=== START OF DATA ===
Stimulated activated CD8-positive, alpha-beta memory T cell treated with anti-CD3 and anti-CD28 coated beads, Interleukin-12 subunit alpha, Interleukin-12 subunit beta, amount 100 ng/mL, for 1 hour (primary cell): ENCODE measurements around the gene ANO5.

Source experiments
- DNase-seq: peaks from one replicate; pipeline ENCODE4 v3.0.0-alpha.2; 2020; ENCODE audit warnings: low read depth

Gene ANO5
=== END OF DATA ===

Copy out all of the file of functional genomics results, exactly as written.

Stimulated activated CD8-positive, alpha-beta memory T cell treated with anti-CD3 and anti-CD28 coated beads, Interleukin-12 subunit alpha, Interleukin-12 subunit beta, amount 100 ng/mL, for 1 hour (primary cell): ENCODE measurements around the gene ANO5.

Source experiments
- DNase-seq: peaks from one replicate; pipeline ENCODE4 v3.0.0-alpha.2; 2020; ENCODE audit warnings: low read depth

Gene ANO5